In its Q4 2020 earnings call today, reported that cryptocurrency purchases helped keep its users on the platform.
In its investor update, the company wrote, “Customers who purchase cryptocurrency have been logging into PayPal at a rate 2x their login frequency prior to purchasing cryptocurrency.”
Though PayPal didn’t go into specifics in terms of earnings, CEO Dan Schulman has seen enough to push forward with crypto.
“We all know the current financial system is antiquated,” he said, before outlining a future in which all people—not just the affluent—had access to financial services. To help meet this goal, he promised the company was “significantly investing” in its blockchain and cryptocurrency units.
Overall, PayPal recorded $277 billion in total payment volume and $6.1 billion in revenue, its strongest quarter to date, though the figures for cryptocurrencies are calculated separately.
In October 2020, PayPal, the online payments company used by over 325 million people, announced that its users would soon be able to buy , , , and from their account. The service subsequently debuted in November.
Thus far, the payments network only facilitates buying, holding, and selling those cryptocurrencies. It plans to allow users to use the cryptocurrencies in their PayPal accounts for purchases at 29 million merchants later this year. But even without the functionality, the integration has already paid dividends for PayPal, as the company pockets a percentage of every cryptocurrency transaction made through the platform.
And there’s been quite a bit to pocket, with retail demand for crypto increasing. PayPal’s entry into the market, along with institutional investments from MicroStrategy, payments competitor Square, and others have helped drive the price up and peak interest among the general population.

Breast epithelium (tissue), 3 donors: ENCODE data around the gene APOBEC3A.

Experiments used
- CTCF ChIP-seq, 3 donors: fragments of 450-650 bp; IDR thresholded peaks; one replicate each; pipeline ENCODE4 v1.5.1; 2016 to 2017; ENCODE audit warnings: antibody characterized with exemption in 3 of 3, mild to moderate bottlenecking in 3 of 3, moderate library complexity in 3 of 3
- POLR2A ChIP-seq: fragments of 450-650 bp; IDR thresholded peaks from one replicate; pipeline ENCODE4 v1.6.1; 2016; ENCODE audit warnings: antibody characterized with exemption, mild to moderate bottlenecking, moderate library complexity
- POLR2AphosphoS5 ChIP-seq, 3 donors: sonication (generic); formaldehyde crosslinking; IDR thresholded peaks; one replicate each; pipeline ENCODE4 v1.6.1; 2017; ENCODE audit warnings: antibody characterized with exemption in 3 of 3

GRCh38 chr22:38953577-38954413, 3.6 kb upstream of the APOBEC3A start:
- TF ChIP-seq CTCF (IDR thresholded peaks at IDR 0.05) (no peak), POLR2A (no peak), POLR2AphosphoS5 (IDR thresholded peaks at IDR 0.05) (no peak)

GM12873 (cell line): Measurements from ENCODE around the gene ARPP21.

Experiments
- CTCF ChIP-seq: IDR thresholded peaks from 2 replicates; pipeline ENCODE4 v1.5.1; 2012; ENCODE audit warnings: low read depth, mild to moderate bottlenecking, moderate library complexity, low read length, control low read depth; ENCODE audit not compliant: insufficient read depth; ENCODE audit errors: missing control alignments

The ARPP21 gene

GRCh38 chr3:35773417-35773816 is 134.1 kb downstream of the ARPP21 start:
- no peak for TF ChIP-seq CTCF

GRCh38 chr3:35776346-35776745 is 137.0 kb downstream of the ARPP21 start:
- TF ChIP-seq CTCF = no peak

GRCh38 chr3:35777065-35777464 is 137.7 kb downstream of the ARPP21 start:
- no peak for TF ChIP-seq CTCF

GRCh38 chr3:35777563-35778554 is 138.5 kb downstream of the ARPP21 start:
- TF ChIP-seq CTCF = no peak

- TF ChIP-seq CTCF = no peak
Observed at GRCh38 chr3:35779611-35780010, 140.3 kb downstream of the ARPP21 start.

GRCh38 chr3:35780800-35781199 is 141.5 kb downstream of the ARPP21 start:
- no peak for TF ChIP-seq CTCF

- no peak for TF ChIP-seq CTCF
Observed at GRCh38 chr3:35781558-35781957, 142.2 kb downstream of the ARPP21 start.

Since PayPal’s announcement on October 21, the price of Bitcoin has tripled from $12,221 to over $37,000. In the same timespan, Ethereum has quadrupled from just under $400 to just over $1600; Bitcoin Cash has jumped from $260 to $440; and Litecoin has quietly risen from $50 to over $150.
That’s not the only thing that’s risen. PayPal stock closed at $249 yesterday. On October 20, the day before announcing the crypto integrations, it closed at $202.
Today’s earnings call was the first chance for investors and the general public to hear real numbers about the company’s cryptocurrency offerings, though details were sparse.
ItBit, the exchange PayPal uses for crypto purchases, has watched trading volumes rise in the past three months. Prior to the PayPal announcement, the exchange hadn’t logged any days above $5 million in volume. It set a new record with $242 million on January 10. It’s impossible to know how much of that growth in volume was tied to PayPal.